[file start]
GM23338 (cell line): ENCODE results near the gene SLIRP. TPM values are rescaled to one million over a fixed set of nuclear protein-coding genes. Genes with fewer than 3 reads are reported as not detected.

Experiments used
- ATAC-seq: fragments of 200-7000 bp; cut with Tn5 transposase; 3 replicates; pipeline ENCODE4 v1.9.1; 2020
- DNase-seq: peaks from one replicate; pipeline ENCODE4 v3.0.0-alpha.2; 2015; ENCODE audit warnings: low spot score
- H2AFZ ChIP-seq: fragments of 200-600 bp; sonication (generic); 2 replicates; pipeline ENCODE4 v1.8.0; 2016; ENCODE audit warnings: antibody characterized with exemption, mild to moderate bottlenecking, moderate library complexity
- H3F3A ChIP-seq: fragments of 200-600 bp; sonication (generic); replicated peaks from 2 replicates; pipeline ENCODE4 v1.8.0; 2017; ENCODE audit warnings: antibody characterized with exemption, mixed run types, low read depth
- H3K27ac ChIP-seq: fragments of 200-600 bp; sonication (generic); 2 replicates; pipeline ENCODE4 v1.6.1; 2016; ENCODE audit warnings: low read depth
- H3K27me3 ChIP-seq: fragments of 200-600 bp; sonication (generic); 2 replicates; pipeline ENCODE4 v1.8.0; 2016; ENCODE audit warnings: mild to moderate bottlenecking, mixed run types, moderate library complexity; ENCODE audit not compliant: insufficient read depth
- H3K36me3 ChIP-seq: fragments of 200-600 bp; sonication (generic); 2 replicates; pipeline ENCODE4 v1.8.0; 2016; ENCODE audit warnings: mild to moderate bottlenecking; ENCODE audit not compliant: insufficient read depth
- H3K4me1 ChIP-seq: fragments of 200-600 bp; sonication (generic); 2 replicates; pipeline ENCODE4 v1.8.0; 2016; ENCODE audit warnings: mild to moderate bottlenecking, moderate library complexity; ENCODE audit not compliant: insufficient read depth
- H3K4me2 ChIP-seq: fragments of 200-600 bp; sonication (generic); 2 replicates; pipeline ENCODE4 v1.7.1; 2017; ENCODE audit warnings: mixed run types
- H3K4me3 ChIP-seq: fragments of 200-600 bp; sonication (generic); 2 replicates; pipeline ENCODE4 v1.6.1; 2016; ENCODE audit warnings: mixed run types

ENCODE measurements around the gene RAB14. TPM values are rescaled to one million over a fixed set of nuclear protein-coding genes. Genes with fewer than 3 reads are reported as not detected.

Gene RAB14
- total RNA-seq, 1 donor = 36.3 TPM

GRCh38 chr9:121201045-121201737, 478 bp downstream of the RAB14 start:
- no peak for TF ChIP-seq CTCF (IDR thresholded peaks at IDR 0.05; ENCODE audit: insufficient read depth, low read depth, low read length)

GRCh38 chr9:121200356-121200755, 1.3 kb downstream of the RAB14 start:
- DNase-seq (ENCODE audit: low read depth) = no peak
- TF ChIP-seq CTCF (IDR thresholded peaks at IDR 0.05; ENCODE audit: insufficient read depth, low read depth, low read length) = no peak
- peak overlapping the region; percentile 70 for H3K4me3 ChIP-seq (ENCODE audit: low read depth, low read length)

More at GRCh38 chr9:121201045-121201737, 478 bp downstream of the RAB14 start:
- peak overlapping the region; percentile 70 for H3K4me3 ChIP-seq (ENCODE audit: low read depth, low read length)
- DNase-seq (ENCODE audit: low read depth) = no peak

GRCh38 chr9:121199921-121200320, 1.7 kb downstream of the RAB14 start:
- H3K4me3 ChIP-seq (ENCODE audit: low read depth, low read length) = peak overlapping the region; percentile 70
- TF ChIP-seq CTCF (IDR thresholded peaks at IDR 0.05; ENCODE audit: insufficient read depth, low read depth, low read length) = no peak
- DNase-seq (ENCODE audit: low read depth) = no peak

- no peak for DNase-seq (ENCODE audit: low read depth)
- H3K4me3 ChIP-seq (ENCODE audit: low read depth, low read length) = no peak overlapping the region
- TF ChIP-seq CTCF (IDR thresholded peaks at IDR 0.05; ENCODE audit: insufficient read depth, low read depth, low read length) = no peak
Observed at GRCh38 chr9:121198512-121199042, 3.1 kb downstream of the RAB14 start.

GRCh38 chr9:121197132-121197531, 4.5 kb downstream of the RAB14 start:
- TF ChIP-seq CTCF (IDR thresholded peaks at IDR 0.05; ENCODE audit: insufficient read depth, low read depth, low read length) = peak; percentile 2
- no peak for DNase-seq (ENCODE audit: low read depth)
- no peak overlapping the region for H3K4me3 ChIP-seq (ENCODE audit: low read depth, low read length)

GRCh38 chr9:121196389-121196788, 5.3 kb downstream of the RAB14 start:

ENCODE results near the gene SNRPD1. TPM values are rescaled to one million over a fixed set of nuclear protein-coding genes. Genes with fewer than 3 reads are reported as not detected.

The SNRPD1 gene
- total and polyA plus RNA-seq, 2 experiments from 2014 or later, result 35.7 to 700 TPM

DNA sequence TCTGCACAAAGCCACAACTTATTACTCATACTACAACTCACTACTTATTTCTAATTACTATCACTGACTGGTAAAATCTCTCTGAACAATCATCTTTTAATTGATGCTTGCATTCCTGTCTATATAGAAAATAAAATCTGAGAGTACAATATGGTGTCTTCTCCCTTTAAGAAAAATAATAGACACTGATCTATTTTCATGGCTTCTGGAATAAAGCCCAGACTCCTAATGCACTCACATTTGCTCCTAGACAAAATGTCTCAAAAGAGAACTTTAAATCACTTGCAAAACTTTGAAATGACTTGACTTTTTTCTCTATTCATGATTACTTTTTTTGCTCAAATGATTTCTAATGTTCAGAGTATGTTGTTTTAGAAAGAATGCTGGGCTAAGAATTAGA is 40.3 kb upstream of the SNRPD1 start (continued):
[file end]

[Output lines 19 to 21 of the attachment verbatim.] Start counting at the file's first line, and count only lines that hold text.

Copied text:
- DNase-seq (ENCODE audit: low read depth) = no peak
- TF ChIP-seq CTCF (IDR thresholded peaks at IDR 0.05; ENCODE audit: insufficient read depth, low read depth, low read length) = no peak
- peak overlapping the region; percentile 70 for H3K4me3 ChIP-seq (ENCODE audit: low read depth, low read length)